World News

China exports surge past expectations in March, imports slump

China exports surge past expectations in March, imports slump

Economists polled by Bloomberg had expected a slight 0.2 per cent rise in imports with exports projected to grow 6.5 per cent.

Imports fell by 7.6% in March compared to a year earlier, worse than City economists' forecasts for the volume of goods bought from overseas to grow by 0.2%.

Imports dropped 7.6 percent annually in March, following a 5.2 percent fall in the previous month.

Customs data on Friday showed exports rose 14.2% over a year ago to $198.7 billion, recovering from February's 20.8% contraction.

"Overall China-US economic and trade frictions have had a definite impact on business operations but we believe it's generally controllable", he told reporters.

"Exports have yet to completely recuperate from a sharp downturn late last season", said Julians Evans-Pritchard of Capital Economics in a report.

That left the country with a trade surplus of $32.64 billion for the month, according to Reuters calculations based on the official data, much larger than forecasts of $7.05 billion.

More news: Redmi Y3 to come with 32-megapixels selfie camera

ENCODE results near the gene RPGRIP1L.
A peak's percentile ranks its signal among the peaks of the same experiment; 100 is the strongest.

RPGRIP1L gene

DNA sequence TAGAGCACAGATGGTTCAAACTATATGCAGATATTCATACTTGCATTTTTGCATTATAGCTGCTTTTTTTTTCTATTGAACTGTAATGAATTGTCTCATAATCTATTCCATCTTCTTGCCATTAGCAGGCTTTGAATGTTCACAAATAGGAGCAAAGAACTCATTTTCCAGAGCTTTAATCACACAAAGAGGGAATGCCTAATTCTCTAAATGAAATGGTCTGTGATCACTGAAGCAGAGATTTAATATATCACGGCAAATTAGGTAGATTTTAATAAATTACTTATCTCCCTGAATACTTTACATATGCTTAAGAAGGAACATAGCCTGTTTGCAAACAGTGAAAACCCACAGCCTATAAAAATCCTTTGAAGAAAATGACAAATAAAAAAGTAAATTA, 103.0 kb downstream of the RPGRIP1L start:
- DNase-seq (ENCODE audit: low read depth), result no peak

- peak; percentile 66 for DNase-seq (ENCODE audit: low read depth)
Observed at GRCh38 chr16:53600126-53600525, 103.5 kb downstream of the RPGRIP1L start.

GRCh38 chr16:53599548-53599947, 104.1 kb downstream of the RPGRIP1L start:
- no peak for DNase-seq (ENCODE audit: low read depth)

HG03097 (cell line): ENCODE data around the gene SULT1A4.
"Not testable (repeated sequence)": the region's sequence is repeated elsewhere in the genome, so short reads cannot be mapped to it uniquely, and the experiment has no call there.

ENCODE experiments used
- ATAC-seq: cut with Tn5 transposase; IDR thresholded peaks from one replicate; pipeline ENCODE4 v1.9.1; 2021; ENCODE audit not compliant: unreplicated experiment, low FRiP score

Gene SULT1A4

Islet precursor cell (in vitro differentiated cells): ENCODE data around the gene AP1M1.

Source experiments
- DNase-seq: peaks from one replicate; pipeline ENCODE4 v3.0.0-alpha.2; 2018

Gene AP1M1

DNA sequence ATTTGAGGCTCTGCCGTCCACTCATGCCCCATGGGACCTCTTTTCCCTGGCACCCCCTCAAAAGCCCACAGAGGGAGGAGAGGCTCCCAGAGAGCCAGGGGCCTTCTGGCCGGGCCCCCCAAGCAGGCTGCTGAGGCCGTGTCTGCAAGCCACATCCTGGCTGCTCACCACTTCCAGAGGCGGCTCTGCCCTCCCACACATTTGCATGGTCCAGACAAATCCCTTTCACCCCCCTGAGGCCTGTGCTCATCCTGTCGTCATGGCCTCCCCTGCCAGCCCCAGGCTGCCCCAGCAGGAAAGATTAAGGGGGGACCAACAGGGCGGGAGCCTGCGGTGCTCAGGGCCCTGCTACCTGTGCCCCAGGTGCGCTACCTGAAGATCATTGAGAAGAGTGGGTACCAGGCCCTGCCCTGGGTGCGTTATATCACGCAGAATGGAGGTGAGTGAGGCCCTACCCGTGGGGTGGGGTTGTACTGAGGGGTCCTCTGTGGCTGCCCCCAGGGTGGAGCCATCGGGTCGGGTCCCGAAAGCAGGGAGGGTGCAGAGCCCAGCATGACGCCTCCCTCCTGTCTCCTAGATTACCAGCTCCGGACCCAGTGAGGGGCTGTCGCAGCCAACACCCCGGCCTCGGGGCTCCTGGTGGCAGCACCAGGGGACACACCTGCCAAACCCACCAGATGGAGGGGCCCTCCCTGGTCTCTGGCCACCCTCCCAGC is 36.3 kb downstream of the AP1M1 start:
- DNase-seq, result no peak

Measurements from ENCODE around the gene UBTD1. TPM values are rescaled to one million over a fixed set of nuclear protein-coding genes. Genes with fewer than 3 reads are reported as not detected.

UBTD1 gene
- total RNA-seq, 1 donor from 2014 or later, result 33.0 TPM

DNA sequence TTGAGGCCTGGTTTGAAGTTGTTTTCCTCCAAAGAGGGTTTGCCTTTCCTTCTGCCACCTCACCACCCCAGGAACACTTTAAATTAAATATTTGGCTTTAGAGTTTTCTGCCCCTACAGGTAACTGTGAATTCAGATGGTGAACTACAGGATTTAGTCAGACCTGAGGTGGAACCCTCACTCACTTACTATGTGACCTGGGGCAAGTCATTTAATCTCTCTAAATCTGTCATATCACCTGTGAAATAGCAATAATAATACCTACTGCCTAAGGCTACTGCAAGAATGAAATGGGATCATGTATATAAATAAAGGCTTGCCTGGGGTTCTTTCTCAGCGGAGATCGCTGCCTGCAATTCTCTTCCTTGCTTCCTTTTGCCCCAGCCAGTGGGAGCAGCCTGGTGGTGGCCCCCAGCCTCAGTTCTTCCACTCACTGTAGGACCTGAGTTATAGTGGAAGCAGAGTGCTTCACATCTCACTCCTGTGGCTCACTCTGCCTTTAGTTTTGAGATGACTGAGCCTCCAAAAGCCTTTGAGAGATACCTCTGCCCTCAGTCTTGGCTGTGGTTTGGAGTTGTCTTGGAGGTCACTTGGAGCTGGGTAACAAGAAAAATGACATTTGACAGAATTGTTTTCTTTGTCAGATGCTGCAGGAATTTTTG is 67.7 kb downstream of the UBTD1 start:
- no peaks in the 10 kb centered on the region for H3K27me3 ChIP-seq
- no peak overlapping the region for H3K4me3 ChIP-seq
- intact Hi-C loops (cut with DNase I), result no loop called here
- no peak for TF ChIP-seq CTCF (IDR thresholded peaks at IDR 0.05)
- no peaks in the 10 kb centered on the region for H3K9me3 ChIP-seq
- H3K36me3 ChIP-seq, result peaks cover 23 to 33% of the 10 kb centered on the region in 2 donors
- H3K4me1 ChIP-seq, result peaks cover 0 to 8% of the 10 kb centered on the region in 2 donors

At the opening of China's National People's Congress in March, China's premier Li Keqiang said the Chinese economy will likely slow this year, forecasting economic growth target for this year to be between 6.0% and 6.5%.

However, imports fell more than expected, suggesting its domestic demand remains weak.

China's trade surplus with the United States, a major source of frustration for Washington, rose almost 40 per cent in March from February to $20.5 billion and hit $62.66 billion in the first quarter.

A customs spokesman said he expects mild growth in both exports and imports in the current quarter.

China has been broadly affected by the weakened trade earlier due to the United States (US)-Sino trade conflict but trade progress between the two parties in recent weeks have cooled the bearishness on the ground.

On Wednesday, news agencies reported that China and the U.S. have agreed to set up enforcement offices to monitor the implementation of trade pledges, reflecting concrete steps taken between both parties to getting a trade deal sorted out.

However, the import data will be a cause for concern in Beijing, coming a day after new inflation data showed a spike in consumer prices.